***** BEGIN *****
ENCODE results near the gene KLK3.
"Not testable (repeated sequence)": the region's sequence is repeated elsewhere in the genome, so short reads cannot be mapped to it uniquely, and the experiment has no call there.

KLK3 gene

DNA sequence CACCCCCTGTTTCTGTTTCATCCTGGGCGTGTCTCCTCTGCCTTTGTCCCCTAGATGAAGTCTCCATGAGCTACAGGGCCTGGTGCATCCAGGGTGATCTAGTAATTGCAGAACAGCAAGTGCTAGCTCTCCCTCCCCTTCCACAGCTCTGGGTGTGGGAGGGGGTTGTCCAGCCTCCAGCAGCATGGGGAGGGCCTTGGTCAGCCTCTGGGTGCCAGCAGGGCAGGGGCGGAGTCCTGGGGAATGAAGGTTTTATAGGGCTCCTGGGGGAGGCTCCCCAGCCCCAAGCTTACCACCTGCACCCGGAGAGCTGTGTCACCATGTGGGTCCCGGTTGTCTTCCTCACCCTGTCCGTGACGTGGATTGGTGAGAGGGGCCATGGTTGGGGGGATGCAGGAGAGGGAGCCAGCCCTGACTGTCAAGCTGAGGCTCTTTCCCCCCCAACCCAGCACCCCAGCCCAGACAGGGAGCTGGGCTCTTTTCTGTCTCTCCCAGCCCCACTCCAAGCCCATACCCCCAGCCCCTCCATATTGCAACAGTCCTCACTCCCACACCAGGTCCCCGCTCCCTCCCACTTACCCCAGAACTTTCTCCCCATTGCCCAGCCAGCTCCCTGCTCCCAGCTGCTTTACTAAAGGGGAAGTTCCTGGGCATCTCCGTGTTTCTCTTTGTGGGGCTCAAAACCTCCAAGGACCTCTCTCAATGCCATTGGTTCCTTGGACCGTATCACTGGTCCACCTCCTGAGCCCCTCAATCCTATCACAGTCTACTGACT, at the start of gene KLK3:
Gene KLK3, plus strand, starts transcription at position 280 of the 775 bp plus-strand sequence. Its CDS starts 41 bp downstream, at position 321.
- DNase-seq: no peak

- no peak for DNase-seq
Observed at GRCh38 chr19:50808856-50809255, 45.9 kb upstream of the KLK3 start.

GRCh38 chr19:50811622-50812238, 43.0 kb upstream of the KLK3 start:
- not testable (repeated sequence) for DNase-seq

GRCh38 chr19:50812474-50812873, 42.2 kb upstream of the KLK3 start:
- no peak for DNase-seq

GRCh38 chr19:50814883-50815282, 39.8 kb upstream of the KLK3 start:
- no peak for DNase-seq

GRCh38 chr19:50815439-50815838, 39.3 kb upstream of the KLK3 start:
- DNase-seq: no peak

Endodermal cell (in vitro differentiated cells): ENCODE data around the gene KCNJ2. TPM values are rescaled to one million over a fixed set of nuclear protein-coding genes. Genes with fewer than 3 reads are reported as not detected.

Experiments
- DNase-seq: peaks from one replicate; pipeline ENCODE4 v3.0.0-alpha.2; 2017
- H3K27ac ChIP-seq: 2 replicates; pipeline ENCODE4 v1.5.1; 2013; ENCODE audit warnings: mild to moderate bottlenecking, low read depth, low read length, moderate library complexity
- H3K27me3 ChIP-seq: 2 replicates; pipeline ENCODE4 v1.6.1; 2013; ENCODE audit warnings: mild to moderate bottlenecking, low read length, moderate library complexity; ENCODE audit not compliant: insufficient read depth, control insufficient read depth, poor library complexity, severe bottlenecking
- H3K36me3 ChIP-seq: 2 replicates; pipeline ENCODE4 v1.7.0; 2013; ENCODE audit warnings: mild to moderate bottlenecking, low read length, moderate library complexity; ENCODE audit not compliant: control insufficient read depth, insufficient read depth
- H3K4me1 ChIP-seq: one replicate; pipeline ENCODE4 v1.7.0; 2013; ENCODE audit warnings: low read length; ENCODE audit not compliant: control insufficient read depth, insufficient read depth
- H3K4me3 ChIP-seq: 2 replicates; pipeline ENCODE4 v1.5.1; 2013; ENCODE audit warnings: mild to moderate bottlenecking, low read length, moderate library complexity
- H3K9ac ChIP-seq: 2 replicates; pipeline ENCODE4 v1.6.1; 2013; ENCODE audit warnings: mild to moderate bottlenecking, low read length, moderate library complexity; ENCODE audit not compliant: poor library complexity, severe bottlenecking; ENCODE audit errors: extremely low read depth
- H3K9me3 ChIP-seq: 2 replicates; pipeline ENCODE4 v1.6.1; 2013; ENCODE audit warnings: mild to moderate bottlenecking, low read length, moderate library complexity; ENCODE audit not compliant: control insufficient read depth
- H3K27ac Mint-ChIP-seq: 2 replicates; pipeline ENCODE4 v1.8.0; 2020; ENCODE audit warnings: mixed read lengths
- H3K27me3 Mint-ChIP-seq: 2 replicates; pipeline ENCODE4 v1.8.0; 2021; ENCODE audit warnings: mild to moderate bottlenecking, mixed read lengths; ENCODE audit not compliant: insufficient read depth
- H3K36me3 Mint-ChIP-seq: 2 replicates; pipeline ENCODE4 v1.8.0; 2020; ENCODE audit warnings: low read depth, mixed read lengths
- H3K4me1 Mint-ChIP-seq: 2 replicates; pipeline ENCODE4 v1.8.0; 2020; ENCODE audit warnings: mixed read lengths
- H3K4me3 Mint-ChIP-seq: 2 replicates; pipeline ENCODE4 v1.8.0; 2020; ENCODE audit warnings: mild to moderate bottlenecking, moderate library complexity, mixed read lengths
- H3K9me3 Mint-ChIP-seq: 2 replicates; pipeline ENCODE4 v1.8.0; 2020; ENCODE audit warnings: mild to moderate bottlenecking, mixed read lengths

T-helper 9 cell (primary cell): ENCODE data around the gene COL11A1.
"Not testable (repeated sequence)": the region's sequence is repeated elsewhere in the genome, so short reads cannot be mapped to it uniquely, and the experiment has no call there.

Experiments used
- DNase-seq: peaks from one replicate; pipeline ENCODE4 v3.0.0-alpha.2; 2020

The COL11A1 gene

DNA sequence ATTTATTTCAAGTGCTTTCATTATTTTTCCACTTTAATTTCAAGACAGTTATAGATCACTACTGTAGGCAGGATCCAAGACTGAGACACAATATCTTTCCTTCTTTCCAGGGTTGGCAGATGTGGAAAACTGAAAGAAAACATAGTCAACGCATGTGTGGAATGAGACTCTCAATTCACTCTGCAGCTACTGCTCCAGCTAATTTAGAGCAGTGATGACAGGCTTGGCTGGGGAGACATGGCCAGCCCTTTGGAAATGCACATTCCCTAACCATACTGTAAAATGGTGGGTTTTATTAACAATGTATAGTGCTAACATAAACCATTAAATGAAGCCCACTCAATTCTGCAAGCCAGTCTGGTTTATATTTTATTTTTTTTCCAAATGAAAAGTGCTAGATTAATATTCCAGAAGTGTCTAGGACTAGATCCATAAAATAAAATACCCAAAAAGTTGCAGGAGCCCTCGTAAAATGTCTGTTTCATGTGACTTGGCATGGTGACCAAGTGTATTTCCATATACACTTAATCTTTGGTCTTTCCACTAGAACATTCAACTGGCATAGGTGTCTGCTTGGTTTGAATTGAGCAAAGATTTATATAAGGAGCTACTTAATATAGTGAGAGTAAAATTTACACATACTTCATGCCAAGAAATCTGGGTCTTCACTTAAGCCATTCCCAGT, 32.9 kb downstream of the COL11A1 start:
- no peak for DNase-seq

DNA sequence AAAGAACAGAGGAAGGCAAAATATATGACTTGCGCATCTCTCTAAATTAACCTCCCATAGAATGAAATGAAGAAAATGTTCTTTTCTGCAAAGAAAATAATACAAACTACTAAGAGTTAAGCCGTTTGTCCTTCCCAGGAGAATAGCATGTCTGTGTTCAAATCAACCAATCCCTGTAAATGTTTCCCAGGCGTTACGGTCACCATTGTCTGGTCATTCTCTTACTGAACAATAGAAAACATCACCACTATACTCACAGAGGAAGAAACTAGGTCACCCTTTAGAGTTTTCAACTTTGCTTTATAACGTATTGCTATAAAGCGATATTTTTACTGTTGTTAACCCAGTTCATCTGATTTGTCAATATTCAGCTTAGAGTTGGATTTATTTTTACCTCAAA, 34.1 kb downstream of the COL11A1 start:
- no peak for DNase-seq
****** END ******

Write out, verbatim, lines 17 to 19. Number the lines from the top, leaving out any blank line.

Endodermal cell (in vitro differentiated cells): ENCODE data around the gene KCNJ2. TPM values are rescaled to one million over a fixed set of nuclear protein-coding genes. Genes with fewer than 3 reads are reported as not detected.

Experiments
- DNase-seq: peaks from one replicate; pipeline ENCODE4 v3.0.0-alpha.2; 2017